Mindfulness can help practitioners stay present with clients
By AdvocateDaily.com Staff
For conflict resolution practitioners, mindfulness can be a useful strategy to both improve quality of work and decrease stress, St. Catharines family lawyer and mediator Sharon Silbert recently told attendees at the Association for Conflict Resolution (ACR) annual conference.
Presenting as part of the ACR’s “New Voices” initiative at its conference in Cincinnati on Oct.8, Silbert discussed steps that those engaged in conflict resolution can take to connect more deeply with the situation at hand, and use their skills more optimally.
“Mindfulness is not about trying to stop having thoughts, or trying to change your thoughts. It’s about recognizing when you’ve disconnected from the present because you’ve been caught up in thoughts, or swept away by emotions, and then simply returning your focus to the here and now.
“In addition to helping us care for ourselves and manage our stress levels, incorporating mindfulness can also help us in our work as dispute resolution professionals. In particular, it can help us to be ‘present’ with our clients, to access the powerful skills we already possess, and to employ them to maximum positive effect.”
However, Silbert told those in attendance, those who are interested in incorporating mindfulness into their lives and work often struggle to do so, because the most powerful benefits of mindfulness only come with consistent practice.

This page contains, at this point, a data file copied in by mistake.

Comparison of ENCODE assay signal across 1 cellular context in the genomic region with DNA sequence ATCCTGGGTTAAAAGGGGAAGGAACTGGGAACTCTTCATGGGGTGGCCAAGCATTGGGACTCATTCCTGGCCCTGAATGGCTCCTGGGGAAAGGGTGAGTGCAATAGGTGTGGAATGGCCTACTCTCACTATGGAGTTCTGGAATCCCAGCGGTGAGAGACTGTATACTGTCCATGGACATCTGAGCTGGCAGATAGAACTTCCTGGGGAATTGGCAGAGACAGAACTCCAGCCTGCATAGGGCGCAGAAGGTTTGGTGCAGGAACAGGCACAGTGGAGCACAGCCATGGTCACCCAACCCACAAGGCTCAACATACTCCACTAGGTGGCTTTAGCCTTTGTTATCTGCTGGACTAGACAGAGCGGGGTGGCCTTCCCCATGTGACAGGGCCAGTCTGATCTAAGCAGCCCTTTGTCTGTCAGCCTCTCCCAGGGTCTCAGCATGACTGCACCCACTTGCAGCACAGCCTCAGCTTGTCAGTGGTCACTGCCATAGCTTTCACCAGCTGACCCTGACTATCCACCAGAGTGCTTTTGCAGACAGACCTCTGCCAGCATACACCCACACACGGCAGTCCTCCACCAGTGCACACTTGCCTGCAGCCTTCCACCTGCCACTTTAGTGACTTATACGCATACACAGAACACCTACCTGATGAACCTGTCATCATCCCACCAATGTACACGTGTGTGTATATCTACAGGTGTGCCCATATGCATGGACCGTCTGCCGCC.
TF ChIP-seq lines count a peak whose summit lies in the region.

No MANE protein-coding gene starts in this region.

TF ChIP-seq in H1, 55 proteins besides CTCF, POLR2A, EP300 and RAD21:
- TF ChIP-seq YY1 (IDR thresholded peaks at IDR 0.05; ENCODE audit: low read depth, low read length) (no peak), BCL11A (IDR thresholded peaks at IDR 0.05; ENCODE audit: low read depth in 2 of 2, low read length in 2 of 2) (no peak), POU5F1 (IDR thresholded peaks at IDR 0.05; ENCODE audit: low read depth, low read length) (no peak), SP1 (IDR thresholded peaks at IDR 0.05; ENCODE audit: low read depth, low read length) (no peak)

As such, one method of facilitating the consistency required to integrate mindfulness is by developing a ‘mindfulness habit’, she says. This involves thinking about the kinds of triggers you can use to remind yourself to pause and re-connect with the present moment throughout your workday.
“If we want to make moments of mindfulness more common in our lives, we can take steps to turn the process of returning our attention to the present into something we do by force of habit.
“Habits are formed when actions are tied to a trigger by consistent repetition so that, when the trigger happens, you have an automatic urge to do the action. A good example from my personal life is that, as soon as I wake up, I walk to the back door and open it to let my dogs outside. Waking up is the trigger, and the habit is opening the door,” Silbert told the conference.
While the road to more mindful living is paved with challenges and obstacles like discouragement and feeling too busy, Silbert says there are ways to manage those kinds of thoughts.
“One was to realize that the feeling that ‘I just don’t have time’ or ‘I’m too busy’ is actually anxiety, and the best way to deal with that anxiety is through self-care, which, for me, includes pausing for a moment, taking a few deep, deliberate breaths, stepping out of the tornado of thoughts whirling around my brain, and re-connecting with the present.
“Another thing that really helped me stop these type of thoughts from completely derailing my efforts to become more mindful was to realize that it’s okay to start small. There’s no need to commit to hours of meditation every day for the rest of your life.”
If conflict resolution practitioners take even a few moments a day to focus on mindfulness, they can learn to be more present for their clients and for themselves.